KYLE — More than nine months after voters agreed to borrow $36 million to fund long-delayed reconstruction of five overburdened and deteriorating roadways, the Kyle City Council on Tuesday handed $3.5 million in contracts to five engineering firms hired to design the projects.
After the package won lopsided approval at the ballot box last May, the municipal government sold $5.5 million in general obligation bonds in August to raise seed money for the multi-year undertaking. Kyle officials intend to engineer and design the five roads simultaneously and then build one project a year for the next five years, borrowing money incrementally along the way.
“We realize that our residents have trusted us with investing $36 million dollars of their money to make the much needed improvements in their roads and we are committed to making every dollar count,” said Kyle Mayor Lucy Johnson, who has less than two months remaining in office and has said she sees the infrastructure investment as a key achievement of her administration. Johnson declined to seek a third term in May’s municipal election.
The projects — reconstruction of Burleson, Lehman, Goforth, and Bunton Roads as well as the extension of Marketplace Avenue to Burleson — carry hefty price tags averaging about $6 million per mile. Anticipated costs are driven upward by the need to replace five low-water crossings with bridges; the addition of sidewalks along at least one side of each road segment; and other catch-up work necessary to remake narrow, rickety rural roads into three- and four-lane major arterials suited for the rapidly suburbanizing city, officials have said in trying to alleviate sticker shock.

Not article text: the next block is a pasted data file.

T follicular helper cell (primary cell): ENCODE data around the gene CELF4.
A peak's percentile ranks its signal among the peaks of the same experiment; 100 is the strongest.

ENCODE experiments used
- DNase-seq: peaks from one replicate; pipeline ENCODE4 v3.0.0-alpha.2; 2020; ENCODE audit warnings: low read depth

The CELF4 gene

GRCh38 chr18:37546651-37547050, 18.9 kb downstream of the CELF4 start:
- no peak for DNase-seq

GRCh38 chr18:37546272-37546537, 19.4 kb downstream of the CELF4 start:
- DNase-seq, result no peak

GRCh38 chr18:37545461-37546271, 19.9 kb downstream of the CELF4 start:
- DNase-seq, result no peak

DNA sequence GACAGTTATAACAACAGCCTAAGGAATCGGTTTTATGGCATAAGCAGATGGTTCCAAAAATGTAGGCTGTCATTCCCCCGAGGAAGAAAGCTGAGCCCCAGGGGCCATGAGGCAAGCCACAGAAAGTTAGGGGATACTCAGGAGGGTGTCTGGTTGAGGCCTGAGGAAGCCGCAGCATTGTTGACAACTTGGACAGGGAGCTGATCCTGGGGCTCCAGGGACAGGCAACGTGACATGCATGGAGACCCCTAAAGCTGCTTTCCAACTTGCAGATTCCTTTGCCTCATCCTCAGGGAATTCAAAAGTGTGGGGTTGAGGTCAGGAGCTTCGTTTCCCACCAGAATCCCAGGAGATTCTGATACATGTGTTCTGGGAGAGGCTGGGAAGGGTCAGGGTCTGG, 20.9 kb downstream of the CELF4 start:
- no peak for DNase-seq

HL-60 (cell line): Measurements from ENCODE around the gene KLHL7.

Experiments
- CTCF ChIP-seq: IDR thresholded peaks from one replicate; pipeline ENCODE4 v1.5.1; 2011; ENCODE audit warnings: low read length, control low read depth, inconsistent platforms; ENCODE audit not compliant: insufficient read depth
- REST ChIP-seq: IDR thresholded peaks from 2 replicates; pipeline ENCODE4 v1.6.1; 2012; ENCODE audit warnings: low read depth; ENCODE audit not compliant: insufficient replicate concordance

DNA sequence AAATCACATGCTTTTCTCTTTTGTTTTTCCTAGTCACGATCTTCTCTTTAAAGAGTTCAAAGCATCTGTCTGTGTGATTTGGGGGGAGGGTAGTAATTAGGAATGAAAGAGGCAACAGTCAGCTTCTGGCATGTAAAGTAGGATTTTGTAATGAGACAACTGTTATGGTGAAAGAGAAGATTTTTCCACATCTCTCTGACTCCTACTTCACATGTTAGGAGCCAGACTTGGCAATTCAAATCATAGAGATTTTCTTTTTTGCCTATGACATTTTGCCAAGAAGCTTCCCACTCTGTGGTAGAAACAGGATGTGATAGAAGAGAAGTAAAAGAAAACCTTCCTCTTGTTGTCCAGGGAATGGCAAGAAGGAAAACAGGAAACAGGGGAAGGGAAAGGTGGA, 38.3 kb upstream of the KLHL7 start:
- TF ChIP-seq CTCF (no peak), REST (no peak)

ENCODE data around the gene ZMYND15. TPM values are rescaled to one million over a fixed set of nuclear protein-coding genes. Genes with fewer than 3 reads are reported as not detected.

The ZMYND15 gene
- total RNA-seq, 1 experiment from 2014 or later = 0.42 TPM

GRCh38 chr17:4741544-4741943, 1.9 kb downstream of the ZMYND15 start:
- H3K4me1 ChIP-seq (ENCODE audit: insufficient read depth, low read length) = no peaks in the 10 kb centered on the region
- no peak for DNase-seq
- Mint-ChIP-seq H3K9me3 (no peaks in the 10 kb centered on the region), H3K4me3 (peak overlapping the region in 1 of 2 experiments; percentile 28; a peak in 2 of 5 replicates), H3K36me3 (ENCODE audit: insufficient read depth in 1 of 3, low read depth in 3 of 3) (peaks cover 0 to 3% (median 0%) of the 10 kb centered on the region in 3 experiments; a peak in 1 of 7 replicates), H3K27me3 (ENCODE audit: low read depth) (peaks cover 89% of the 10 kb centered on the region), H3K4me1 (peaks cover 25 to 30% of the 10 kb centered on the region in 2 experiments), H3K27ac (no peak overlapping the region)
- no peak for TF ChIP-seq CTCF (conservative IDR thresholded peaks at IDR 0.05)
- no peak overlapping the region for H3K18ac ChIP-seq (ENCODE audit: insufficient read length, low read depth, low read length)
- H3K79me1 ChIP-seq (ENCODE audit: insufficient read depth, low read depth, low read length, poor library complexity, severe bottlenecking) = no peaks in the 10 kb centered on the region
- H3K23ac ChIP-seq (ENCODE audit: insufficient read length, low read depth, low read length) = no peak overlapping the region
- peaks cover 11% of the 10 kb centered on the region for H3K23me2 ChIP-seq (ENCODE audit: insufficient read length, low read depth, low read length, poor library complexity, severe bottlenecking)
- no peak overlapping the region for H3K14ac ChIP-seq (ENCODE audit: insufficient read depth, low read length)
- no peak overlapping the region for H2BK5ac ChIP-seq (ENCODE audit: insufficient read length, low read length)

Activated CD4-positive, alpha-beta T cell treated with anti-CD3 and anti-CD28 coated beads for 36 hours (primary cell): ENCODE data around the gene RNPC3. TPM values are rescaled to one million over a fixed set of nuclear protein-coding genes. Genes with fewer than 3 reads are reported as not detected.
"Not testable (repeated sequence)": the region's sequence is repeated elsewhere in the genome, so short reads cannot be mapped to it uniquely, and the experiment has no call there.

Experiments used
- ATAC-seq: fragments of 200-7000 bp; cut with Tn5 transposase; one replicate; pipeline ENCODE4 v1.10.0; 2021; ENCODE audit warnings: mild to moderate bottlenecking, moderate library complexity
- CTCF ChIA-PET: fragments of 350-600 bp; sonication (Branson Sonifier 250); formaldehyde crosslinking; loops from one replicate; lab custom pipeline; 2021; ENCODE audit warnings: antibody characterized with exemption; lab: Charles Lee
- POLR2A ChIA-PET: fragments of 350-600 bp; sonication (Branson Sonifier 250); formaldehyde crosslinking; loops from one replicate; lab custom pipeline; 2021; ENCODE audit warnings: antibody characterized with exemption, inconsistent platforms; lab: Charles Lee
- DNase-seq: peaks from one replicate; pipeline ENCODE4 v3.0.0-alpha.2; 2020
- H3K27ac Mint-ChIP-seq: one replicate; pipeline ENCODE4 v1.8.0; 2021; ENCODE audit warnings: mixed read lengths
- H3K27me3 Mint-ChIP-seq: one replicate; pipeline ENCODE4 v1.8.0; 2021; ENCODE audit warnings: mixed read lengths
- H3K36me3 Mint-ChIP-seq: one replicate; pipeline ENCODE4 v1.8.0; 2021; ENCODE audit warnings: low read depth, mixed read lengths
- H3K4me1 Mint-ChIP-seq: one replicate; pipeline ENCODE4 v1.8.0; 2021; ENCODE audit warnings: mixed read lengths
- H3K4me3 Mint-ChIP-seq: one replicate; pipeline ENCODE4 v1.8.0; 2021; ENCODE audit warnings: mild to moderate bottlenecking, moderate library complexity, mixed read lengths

If the city of Kyle ends up borrowing all $36 million, the total cost for the five roads is estimated at as much as $51.9 million during the course of paying off 20-year notes. The final bottom line will vary, depending on interest rates and whether the city picks up state or federal transportation funding to offset the cost to local taxpayers.
Under a worst-case scenario for the city — if neither property nor sales tax revenue increase for the next half-decade — debt payments on $36 million could add 20.75 cents to Kyle’s property tax rate by 2019. With an ad valorem rate of 54.83 cents per $100 in property value, Kyle already has the highest property tax rate of any municipality in Hays County, although San Marcos is not far behind at 53.02 cents. (The next-highest is Buda at 29.79 cents.) However, if Kyle’s revenue streams continue to flow ever more swiftly each year — even if average growth slows by as much as 25 percent — tax rates would increase by a comparably modest 5.23 cents per $100 over the next five years, according to financial models prepared by Kyle’s bond advisor.
Already, budget-conscious council members and residents seem to have some cause to be heartened: Engineering costs came in comfortably under budget. When voters approved the bond package in May 2013, the combined engineering and design for all five projects was estimated at $5.2 million, 32.7 percent more than $3.5 million in contracts awarded by the city council this week.
Goforth RoadFrom Interstate 35 to Bunton Creek Road
|Lockwood, Andrews & Newman Inc. (San Marcos)||$1,001,269|
Lehman RoadFrom FM 150 to Goforth Road
|HDR Engineering Inc. (Austin)||$697,000|
Bunton Creek RoadFrom Interstate 35 to Lehman Road
|LJA Engineering Inc. (Austin)||$484,274|
North Burleson StreetFrom Miller Street to Interstate 35
|Freese and Nichols Inc. (San Marcos)||$959,692|
Marketplace Ave.From N. Burleson to City Light Drive
|K Friese & Associates Inc. (West Lake Hills)||$364,134|